One of the most famous momentos of Assam that tourists like to take back with them is the Japi hat or headgear, which makes for a great wall decoration item as well. The conical Japi hat holds immense importance in the Assamese culture and it is presented to all dignitaries and eminent personalities visiting the state. This colourful large-sized hat was once used by farmers and cowherds and used to protect them from the scorching sun and rain. Japis are of two types: while the bigger Haaluwa Japi is usually worn by farmers, the Gorokhiya Japi is smaller in size and is worn by cowherds. The headgear is also worn by the Bihu dancers of Assam apart from being used in religious activities. Colourful pieces of fabrics are stitched together to decorate the Japi hats, which are a must buy item during a trip to Assam.

Japi

Bihu Folk Music

Bihu songs are the most famous among music lovers in Assam and are based on themes like Assamese new year, farmers' daily life, love and more. Bihu music is played with instruments like dhol, mohor singor pepe, cymbal, a bamboo instrument called gogona and a clapper made from bamboo known as toka. The Bihu music is reflective of the oriental influence on Assam's folk music. It is an absolute delight to sit and listen to heart-touching Bihu songs during the Bihu festival when the entire state is in a celebratory mood. The talented musicians of the state have been following this traditional form of music since generations and listening to them sing in joy is an unmatched experience for every tourist.

Bihu Folk Music

Barpeta�s Bhortal Nritya

One of the most energetic dance forms of the Northeast, Assam's Barpeta bhortal nritya is a must-watch. It is a magical experience, wherein artistes execute neat and expressive moves, while letting their expressions convey intense emotions. The dancers perform to the signature Zhiya Nom beats, which are complemented by the fast-paced use of cymbals. Six to eight performers make a beautiful formation in this dance form that is practised mainly on special occasions. It was founded by the renowned Satriya artist, Narahari Burha Bhakat.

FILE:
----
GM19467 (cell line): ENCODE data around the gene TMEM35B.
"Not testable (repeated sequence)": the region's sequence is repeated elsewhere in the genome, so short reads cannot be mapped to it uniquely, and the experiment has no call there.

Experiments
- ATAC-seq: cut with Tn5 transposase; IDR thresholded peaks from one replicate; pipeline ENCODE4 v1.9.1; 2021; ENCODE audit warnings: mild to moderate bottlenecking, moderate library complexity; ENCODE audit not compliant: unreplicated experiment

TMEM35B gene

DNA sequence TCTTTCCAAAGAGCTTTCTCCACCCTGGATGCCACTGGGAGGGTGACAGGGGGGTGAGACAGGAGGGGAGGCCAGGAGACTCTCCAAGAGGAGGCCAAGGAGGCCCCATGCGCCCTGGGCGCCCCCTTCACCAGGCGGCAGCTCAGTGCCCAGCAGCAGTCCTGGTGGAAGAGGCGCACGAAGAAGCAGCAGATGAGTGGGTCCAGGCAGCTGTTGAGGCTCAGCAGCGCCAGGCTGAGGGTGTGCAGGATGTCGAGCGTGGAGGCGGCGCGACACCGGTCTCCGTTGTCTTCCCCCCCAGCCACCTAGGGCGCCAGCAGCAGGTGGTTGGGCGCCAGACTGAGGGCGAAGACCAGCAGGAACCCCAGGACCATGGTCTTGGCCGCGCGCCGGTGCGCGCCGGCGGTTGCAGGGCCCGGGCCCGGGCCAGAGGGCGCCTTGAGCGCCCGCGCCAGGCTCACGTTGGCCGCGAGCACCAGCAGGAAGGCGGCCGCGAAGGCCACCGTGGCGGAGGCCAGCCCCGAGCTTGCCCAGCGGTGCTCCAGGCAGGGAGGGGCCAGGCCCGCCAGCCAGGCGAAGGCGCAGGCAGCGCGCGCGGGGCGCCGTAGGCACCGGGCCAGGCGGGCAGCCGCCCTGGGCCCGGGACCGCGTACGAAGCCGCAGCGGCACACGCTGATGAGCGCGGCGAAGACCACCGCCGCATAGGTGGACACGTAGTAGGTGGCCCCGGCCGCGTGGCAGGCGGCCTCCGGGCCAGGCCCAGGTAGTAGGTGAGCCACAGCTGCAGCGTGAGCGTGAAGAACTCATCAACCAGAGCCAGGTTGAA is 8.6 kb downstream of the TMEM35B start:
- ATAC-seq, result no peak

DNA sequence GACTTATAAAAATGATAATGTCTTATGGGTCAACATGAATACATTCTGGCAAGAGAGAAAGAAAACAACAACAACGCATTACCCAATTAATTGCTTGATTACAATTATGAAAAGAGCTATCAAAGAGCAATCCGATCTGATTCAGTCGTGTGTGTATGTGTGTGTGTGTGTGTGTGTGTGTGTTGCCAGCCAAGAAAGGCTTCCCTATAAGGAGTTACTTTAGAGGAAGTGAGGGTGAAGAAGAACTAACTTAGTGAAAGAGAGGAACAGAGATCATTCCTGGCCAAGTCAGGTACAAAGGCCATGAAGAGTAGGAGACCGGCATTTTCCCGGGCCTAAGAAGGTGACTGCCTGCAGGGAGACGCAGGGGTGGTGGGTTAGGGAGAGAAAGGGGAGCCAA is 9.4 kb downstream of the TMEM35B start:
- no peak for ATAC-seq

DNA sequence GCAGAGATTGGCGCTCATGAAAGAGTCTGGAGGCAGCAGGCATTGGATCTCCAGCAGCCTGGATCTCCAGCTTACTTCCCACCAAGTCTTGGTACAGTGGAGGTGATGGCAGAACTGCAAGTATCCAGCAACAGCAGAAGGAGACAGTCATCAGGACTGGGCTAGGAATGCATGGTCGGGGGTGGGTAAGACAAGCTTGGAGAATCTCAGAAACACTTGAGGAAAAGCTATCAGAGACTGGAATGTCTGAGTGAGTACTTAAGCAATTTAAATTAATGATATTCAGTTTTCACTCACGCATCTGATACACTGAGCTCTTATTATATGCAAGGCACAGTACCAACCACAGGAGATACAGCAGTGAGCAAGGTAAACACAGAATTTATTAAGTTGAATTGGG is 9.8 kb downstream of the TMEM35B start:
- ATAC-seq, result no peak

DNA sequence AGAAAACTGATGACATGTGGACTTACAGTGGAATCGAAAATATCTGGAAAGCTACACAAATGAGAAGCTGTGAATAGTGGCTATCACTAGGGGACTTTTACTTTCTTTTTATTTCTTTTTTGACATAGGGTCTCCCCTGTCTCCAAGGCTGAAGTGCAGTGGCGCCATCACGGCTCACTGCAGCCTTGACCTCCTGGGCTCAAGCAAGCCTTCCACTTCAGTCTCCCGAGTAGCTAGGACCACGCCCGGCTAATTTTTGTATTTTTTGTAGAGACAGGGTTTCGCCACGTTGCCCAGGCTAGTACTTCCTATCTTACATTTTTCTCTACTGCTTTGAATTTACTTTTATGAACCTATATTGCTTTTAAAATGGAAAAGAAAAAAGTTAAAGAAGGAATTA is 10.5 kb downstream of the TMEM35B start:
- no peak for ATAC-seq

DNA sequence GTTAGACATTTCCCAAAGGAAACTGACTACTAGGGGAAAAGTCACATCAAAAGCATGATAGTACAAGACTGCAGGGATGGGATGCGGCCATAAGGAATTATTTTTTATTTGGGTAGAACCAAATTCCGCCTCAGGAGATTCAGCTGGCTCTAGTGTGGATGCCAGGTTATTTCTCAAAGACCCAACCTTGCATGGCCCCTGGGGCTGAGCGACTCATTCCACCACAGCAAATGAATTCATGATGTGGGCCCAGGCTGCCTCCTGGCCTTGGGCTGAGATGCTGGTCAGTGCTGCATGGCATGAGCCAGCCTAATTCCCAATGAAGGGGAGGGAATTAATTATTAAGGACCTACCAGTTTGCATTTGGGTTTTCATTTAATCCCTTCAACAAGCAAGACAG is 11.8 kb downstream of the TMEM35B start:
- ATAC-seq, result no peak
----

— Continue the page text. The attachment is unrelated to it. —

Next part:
Barpeta�s Bhortal Nritya

Cane and Bamboo

Some of the most commonly used materials for daily life objects in Assam include cane and bamboo, which are found in abundance in the state. Skilled artists make a wide range of products using cane and bamboo like household articles, baskets and musical instruments. Bamboo is also used in constructing houses and fences in Assam. The craftsmen use no mechanical devices to create different products from cane and bamboo and all the items are handmade. Cane and bamboo are also used to make weaving accessories. Tourists should definitely check out beautiful cane and bamboo products at the handicraft stores in Guwahati and nearby areas.

Cane and Bamboo

Bihu Dance

One cannot describe Assam without talking about the world famous Bihu dance, which has become the identity of the northeastern state. Performed mostly during the annual Bihu festival celebrated around April, it is Assam's most popular folk dance. Performed by both men and women, this cheerful dance sees participants clad in traditional attires.

The dancers sway their bodies gracefully to the rhythm of folk music, which leaves the audiences entertained and enchanted. Bihu dance has been an integral part of the culture of the various ethnic groups in Assam like the Deoris, Sonowal Kacharis, Moran, Borahis and others. Out of the three Bihu festivals in the state namely Rongali Bihu, Kongali Bihu and Bhogal Bihu, the dance is performed by young men and women during the Rongali Bihu to express their joy on the arrival of the spring. According to Assamese history, the first ever Bihu dance performance was done in 1694 when the Ahom king Rudra Singha (1696-1714) invited Bihu dancers on the special occasion of Rongali Bihu.

Bihu Dance